The daft lending is still about, banks are still giving out 5.5x joint salary loans and the jobless or salary figures have not drastically changed. So people can get big loans if they have equity/deposits(more for the bank to repossess later on), the only real indicator of over priced values is the lack of sales. They are gradually changing and there are a few step changes coming. Fortunately they have not changed the banking rules to prevent another crisis, so it should happen at some point.

You cant seriously be suggesting that the banks are still lending the way they were. They have changed dramatically and for the most part that is even welcomed by me as their actions in the past, in my view caused the problems of run-away property and land prices. Yes banks will still lend to people who they assess will be able to pay it back. If you have never demonstrated the ability to save or to pay down your numerous credit cards then don't even apply. I assume you havnt attempted to look for a mortgage in the last 3 years. People who could easily (and wrongly) have been offered a mortgage for £250k 4 years ago would have difficulty obtaining a loan for £150k today. As I said a lot of this is just the implication of proper practice and is welcome. many say they have went too far. I say its their money they have the right to refuse to lend it if they want to.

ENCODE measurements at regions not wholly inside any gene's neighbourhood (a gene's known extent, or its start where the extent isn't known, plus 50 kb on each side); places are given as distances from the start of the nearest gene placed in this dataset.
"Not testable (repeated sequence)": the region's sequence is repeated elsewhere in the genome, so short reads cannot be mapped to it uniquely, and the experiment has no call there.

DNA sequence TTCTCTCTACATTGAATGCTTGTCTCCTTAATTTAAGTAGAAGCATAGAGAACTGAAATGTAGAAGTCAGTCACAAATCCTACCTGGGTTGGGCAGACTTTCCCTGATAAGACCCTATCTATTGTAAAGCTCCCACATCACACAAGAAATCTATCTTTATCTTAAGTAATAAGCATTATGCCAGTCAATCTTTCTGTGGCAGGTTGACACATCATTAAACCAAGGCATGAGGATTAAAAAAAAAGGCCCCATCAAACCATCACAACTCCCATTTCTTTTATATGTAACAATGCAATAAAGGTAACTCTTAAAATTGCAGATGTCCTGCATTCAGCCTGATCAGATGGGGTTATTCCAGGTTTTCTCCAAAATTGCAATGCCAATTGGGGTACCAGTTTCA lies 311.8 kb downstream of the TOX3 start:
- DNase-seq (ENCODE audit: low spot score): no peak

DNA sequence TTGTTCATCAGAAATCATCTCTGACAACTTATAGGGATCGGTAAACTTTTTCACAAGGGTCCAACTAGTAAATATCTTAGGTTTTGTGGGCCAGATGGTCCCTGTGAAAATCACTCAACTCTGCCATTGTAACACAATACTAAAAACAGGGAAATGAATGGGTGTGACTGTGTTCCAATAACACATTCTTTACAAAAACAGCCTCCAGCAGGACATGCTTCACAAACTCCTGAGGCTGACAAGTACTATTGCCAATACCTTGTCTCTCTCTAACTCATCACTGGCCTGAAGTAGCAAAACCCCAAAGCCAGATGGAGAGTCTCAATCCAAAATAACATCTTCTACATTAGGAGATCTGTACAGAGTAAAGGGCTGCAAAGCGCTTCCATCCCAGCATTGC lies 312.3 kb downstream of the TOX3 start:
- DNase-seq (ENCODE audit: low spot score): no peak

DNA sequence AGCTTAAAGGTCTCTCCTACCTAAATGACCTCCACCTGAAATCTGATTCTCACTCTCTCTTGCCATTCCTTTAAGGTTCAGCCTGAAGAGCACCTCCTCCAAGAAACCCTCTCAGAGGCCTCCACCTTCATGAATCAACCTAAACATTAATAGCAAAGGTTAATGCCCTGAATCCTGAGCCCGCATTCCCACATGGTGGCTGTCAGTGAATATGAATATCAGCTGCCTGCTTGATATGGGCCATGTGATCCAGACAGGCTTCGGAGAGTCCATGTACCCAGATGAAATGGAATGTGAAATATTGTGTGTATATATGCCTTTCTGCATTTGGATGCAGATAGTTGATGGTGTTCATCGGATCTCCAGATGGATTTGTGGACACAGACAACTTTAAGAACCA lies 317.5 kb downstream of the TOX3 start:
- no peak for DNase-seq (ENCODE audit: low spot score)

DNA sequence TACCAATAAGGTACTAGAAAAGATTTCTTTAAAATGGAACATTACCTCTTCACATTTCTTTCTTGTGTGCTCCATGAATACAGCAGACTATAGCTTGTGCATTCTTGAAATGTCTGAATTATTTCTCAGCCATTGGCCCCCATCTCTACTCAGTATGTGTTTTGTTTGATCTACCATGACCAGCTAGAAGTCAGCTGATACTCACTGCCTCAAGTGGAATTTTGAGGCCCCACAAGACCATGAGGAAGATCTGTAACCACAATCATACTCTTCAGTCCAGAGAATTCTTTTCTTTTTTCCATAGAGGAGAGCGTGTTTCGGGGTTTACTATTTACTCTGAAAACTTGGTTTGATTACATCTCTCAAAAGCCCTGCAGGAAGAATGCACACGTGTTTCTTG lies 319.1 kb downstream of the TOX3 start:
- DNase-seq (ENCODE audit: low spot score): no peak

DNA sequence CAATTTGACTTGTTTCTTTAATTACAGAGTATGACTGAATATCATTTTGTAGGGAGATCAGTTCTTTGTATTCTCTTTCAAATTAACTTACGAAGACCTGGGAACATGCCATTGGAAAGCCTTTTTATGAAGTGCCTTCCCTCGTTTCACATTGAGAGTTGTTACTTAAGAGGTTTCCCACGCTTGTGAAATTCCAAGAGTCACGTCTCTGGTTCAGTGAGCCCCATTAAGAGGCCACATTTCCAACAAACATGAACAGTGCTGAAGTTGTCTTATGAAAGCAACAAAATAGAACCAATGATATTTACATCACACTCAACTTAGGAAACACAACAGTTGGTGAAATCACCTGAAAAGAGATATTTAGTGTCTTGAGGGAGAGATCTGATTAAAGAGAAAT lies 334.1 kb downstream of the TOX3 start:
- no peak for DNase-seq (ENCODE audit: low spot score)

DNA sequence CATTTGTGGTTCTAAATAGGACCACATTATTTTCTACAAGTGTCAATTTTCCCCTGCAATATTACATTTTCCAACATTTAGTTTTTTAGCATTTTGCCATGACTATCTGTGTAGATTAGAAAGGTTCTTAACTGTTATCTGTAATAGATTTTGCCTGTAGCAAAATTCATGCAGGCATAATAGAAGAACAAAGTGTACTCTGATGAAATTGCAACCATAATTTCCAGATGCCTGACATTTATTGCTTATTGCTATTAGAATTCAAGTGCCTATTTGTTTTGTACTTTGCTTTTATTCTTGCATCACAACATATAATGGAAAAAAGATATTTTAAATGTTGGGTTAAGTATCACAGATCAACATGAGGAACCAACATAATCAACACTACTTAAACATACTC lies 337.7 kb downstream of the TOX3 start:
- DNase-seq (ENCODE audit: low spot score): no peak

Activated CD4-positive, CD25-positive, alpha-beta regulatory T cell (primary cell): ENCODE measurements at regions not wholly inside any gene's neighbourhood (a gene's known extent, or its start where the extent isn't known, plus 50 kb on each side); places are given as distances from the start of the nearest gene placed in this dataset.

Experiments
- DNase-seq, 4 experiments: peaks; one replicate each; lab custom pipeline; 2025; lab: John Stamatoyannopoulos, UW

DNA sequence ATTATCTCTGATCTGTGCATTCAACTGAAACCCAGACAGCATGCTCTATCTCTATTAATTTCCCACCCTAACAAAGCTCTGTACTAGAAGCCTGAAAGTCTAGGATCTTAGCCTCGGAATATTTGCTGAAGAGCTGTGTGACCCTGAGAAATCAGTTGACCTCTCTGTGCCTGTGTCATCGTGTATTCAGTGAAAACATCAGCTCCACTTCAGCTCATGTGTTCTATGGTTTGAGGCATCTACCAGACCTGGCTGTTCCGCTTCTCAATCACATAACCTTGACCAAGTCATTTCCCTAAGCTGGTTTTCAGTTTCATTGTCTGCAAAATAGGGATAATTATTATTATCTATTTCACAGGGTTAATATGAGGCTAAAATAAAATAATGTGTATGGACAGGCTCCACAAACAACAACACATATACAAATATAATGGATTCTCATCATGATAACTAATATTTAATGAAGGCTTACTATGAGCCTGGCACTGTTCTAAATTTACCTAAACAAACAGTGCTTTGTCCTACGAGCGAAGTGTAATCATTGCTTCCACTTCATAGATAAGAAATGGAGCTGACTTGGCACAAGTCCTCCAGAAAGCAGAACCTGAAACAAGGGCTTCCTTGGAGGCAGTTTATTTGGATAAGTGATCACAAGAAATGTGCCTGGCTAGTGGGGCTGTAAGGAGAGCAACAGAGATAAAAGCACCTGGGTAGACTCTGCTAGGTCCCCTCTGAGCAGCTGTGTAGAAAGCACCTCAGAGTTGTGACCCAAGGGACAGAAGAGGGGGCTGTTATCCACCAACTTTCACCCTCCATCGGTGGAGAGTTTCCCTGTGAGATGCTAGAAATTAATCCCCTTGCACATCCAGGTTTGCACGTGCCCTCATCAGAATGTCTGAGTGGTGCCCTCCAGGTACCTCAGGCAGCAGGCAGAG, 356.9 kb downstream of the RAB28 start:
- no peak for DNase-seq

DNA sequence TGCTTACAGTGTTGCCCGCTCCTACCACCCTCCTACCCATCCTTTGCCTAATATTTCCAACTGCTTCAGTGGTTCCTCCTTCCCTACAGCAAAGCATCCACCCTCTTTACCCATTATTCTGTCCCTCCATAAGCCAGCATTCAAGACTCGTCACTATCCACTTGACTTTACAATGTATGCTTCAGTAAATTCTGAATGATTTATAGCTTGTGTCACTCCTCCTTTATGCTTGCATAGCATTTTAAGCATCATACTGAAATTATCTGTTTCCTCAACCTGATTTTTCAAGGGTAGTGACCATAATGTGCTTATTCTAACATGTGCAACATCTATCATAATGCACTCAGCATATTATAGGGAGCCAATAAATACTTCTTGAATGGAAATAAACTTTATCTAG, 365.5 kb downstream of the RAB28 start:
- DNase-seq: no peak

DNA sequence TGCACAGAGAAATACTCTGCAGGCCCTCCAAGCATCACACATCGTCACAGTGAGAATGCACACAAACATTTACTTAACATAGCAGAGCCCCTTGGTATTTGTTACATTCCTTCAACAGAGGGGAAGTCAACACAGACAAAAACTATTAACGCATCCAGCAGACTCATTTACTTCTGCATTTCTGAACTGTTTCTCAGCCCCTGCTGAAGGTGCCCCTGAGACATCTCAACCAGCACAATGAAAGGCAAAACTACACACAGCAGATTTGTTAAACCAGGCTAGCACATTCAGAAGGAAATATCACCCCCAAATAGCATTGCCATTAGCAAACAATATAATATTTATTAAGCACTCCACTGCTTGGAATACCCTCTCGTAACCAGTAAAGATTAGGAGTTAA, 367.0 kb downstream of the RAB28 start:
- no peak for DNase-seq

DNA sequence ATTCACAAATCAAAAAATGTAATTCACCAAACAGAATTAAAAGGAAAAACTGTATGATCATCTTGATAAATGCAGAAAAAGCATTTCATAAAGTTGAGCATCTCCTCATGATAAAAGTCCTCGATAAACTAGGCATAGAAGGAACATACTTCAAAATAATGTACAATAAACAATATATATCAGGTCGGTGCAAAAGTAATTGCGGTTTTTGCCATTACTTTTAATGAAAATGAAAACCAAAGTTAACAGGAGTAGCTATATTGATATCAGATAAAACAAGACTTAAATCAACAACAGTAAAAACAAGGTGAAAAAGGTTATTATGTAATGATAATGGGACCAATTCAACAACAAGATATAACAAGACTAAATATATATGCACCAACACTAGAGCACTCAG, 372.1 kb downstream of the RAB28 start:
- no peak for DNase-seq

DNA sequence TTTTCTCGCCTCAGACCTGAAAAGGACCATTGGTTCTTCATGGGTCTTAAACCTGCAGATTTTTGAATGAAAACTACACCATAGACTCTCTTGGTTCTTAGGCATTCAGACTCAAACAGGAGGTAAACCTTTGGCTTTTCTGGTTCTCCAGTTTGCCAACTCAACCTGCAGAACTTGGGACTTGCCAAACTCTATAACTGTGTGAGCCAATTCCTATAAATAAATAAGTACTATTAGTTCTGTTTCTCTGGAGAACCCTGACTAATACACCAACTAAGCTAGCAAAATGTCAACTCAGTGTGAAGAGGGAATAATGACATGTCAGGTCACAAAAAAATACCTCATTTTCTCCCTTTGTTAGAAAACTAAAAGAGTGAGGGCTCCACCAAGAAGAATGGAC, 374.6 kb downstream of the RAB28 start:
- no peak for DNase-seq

Of course people with larger deposits are equity can borrow more. You know what: people with little deposits and little or no equity can borrow less. What a shocker.

Yes they have changed the banking rules (Bassel iii [the bolted horse amendments]), to prevent the reckless lending of the past. They always do after a crisis and in 15 years they will relax them again as they did in 2002.

However, I am more concerned with your use of the word 'fortunately'. Do you enjoy this? Would you welcome it again?

TDGTTS is full of houses that have dropped up to 40%. It appears week after week. The average house that sells now is 42% below peak price. Who cares how much it is below asking price. How do you know the asking price is 20% too high. What if it is 30% too high or, God forbid, was actually put on at the correct price, like you would if you were selling. We have sold 100's of houses over the last 18 months. I use that time frame as we stopped adjusting prices at that stage (apart from a few high end exceptions). The list price is the list price. 100's of people bought at that price. To achieve that the price must be correct in the first place. Sometimes the price is obviously correct.

A few people have come in and said they would only offer 10% (and in one occasional 20%)below the asking price. We kindly told them to approach a few of the second hand houses (some of which we had build years earlier) that were on the market at our price + 25% or 30%. A few (2, I think) returned and purchased from us, but the others couldn't. I believe if we had of priced the house at 10% higher and then allowed them 10% off they would have went with it.